In college, when I primarily drank California wines, Priorat was my introduction to the Old World. While my palate has changed a lot since the early 2000s, it's been surprising to see a winemaker here who, in tandem, has changed the profile of the region.

Trends in the 1990s placed nearly every winery here into a camp of high extraction and high oak influence. However, Dominik Huber's lineup centers around Garnacha and Carinyena's explosive violet aromatics, with wild strawberry and an array of blue fruit tones. In the right hands, the black slate (aka llicorella) and clay soils in Priorat instill each wine with a deeply layered and saturating mineral punch.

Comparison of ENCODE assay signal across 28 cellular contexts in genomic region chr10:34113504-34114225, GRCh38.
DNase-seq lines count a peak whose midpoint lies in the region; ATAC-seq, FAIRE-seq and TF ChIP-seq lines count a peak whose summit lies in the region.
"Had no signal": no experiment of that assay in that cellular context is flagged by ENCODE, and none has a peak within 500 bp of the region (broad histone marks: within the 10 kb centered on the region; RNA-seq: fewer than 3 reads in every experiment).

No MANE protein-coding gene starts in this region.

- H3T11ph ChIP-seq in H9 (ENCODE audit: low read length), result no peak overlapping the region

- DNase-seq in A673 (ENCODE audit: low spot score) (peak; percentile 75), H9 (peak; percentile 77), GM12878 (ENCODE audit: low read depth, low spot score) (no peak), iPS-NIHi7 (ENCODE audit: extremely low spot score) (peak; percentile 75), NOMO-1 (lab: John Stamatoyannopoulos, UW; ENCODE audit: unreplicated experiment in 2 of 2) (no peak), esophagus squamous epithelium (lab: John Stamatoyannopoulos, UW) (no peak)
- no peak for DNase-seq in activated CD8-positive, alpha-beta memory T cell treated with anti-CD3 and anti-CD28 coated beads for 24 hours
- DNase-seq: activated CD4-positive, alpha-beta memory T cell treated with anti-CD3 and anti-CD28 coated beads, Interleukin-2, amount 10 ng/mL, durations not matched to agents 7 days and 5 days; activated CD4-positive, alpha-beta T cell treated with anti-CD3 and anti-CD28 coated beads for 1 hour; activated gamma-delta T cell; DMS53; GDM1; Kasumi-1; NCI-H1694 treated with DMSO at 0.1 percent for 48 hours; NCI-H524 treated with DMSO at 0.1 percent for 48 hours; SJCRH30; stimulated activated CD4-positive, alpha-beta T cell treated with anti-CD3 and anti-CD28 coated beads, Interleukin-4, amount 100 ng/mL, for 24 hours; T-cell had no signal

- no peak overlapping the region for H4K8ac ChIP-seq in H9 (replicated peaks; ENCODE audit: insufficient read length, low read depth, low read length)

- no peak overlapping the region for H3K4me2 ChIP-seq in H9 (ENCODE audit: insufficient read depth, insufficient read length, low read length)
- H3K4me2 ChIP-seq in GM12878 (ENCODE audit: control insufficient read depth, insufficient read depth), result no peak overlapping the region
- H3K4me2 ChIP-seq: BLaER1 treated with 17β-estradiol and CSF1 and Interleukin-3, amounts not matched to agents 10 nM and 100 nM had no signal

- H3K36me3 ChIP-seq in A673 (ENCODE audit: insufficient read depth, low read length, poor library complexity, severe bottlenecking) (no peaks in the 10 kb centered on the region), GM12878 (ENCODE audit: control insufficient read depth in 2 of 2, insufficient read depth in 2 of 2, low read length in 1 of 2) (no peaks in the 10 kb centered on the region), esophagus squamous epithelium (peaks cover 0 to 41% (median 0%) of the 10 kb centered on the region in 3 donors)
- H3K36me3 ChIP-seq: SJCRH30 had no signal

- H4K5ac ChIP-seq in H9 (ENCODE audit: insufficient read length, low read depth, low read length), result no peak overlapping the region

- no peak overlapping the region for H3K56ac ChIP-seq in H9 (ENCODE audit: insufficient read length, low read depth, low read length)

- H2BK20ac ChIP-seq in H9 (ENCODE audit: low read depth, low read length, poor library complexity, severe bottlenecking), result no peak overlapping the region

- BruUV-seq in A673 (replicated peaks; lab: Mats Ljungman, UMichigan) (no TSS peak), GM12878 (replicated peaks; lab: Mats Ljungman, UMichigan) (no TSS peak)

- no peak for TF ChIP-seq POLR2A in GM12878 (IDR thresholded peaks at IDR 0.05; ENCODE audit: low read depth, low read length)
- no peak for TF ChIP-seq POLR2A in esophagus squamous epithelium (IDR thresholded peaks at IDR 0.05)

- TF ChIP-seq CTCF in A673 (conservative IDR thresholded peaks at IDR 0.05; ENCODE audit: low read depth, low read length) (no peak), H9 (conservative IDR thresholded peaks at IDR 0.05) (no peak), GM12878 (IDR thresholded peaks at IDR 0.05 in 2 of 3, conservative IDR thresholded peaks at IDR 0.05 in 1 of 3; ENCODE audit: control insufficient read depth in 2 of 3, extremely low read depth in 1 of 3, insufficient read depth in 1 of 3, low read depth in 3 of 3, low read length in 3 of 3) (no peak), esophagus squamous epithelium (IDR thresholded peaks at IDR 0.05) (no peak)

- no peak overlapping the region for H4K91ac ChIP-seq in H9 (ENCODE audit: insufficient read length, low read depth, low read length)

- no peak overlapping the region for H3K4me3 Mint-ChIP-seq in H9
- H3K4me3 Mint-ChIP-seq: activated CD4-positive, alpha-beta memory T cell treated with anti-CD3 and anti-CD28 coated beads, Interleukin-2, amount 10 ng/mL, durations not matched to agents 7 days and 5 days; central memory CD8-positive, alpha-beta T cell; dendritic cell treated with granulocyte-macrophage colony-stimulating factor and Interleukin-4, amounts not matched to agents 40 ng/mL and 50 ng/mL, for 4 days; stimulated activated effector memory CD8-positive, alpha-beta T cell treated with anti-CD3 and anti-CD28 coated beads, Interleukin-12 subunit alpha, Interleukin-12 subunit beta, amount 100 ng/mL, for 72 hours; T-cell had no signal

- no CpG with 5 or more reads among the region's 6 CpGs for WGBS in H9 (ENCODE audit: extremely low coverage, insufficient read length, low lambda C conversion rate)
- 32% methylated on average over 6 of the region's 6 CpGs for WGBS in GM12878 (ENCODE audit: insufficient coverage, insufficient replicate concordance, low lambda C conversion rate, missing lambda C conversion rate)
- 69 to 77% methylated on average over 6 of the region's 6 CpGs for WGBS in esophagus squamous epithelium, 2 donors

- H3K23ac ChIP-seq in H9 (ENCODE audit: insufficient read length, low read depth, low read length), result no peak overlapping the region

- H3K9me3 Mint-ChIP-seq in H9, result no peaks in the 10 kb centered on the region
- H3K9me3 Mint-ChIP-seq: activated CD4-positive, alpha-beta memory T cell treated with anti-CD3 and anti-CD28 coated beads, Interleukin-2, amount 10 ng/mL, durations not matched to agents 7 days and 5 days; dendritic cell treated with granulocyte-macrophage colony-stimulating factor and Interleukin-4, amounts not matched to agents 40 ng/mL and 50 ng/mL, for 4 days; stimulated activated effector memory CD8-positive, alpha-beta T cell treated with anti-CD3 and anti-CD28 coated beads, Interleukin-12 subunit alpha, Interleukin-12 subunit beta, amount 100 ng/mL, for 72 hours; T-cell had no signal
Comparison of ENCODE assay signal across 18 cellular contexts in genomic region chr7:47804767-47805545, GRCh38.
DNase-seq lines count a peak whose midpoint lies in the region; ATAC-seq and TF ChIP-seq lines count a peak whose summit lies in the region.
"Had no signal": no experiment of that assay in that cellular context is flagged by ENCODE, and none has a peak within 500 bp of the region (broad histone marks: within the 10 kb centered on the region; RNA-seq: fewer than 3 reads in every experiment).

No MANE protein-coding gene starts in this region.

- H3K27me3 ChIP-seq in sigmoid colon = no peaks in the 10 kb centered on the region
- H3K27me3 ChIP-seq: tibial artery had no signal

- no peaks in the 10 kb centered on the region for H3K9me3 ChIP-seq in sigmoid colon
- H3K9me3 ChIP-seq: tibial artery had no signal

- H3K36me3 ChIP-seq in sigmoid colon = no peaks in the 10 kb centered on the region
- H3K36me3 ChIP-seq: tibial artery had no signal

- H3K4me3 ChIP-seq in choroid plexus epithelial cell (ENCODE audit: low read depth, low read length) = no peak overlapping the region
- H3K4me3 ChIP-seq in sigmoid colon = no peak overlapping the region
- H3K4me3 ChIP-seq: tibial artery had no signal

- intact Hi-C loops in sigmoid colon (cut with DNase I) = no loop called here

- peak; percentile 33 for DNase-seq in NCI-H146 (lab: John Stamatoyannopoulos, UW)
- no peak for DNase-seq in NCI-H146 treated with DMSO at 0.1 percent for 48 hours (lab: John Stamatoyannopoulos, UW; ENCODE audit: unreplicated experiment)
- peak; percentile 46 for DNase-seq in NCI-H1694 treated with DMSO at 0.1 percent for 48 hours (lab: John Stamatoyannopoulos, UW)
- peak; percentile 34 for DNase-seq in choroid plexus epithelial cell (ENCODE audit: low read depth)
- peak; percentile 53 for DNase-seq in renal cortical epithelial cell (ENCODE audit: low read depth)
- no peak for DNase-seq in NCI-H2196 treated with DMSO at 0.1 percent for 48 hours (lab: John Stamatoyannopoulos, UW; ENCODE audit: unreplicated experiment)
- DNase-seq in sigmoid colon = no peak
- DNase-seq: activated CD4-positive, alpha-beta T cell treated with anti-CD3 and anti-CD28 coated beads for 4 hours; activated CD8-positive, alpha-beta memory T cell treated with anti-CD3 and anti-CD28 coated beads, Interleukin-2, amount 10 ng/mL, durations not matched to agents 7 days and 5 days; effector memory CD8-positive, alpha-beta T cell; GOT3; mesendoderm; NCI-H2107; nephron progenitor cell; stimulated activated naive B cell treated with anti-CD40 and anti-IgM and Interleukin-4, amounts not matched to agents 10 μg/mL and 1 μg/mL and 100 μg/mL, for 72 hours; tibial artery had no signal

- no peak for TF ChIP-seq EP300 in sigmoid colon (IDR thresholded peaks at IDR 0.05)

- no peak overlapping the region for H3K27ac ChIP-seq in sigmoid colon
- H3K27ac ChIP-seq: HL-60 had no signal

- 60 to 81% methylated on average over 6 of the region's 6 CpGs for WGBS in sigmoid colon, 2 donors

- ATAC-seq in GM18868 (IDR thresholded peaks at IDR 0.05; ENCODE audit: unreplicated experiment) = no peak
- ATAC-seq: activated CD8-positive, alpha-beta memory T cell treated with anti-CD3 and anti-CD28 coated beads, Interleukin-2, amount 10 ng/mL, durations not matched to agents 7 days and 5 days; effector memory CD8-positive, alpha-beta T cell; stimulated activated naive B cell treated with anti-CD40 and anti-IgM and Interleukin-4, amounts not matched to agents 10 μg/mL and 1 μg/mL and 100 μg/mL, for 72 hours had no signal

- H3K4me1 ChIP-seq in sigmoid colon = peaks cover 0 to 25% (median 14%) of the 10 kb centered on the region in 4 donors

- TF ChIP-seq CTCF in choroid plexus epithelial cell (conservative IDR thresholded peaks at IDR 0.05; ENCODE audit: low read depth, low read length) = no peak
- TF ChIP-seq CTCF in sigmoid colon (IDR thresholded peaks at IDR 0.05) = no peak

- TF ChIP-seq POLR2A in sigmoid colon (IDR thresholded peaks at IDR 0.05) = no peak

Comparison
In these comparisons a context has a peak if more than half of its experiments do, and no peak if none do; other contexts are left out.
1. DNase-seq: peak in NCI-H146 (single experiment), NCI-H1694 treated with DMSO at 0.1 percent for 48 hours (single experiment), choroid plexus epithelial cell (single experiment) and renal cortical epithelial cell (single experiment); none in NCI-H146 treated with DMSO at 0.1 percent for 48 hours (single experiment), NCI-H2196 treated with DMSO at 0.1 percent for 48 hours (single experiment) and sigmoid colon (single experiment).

Huber employs an organic and biodynamic approach. Given the arid climate, one would imagine this a popular regimen, but it's still rare. Infusion and semi-carbonic fermentation, which limits extraction and keeps the beastly tannins more at bay, make Terroir al Límit a complete outlier. Lastly, Huber's aging in Austrian Stockinger foudre is an integral key to preserving terroir.

This is the one destination in Priorat that you must become familiar with if your palate leans toward Burgundy and Northern Rhône. Although the wines here could never be mistaken for the former, their clarity and poise are founded on similar principles.

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